I trust myself once more in your faithful hands; I fling myself again on you for protection ; I call aloud to you to bear your own cause in your hearts; I implore of you to come forth in your own defense, for the sake of this vast town and its people, for the salvation of the middle and lower orders, for the whole industrial part of the whole country; I entreat you by your love of peace, by your hatred of oppression, by your weariness of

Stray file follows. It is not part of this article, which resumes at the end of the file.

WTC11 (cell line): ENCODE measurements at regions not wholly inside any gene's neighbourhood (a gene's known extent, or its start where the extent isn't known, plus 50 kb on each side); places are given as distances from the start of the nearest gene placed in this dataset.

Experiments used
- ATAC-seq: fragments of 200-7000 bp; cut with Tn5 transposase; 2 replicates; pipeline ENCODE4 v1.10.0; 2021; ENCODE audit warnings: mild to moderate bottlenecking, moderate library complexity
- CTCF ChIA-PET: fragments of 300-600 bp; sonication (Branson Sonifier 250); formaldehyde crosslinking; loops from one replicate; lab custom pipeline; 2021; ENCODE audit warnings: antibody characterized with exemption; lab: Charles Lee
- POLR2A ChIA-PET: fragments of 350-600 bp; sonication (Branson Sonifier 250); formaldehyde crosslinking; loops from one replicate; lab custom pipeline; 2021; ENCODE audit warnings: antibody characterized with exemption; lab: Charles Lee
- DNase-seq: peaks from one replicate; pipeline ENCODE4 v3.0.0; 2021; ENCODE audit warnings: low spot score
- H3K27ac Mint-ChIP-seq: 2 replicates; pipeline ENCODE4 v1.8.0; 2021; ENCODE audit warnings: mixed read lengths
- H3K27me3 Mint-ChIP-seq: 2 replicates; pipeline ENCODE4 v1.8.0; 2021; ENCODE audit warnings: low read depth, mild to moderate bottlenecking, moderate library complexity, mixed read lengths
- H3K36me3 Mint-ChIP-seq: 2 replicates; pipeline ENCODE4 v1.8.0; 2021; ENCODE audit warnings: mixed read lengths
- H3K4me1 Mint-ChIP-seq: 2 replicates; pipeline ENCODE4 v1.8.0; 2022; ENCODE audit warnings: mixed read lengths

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burthensome and useless taxation, by yet another appeal to which those must lend an ear who have been deaf to all the rest; I ask it for your families, for your infants, if you would avoid such a winter of horrors as the last. It is coming fast upon us; already it is near at hand; yet a few more weeks and we may be in the midst of those unspeakable miseries, the recollection of which now rends your very souls. If there is one freeman amongst this immense multitude who has not tendered his voice, and if he can be deaf to this appeal, if he can suffer the threats of our antag. onists to frighten him away from the recollection of the last dismal winter, that man will not vote for me. But if I have the happiness of addressing one honest man amongst you, who has a care left for his wife and children, or for other endearing ties of domestic tenderness (and which of us is altogether without them ?), that man will lay his hand on his heart when I now bid him do so, and with those little threats of present spite ringing in his ear, he will rather consult his fears of greater evil by listening to the dictates of his heart, when he casts a look towards the dreadful season through which he lately passed, and will come bravely foward to place those men in Parliament whose whole efforts have been directed towards the restoration of peace and the revival of trade.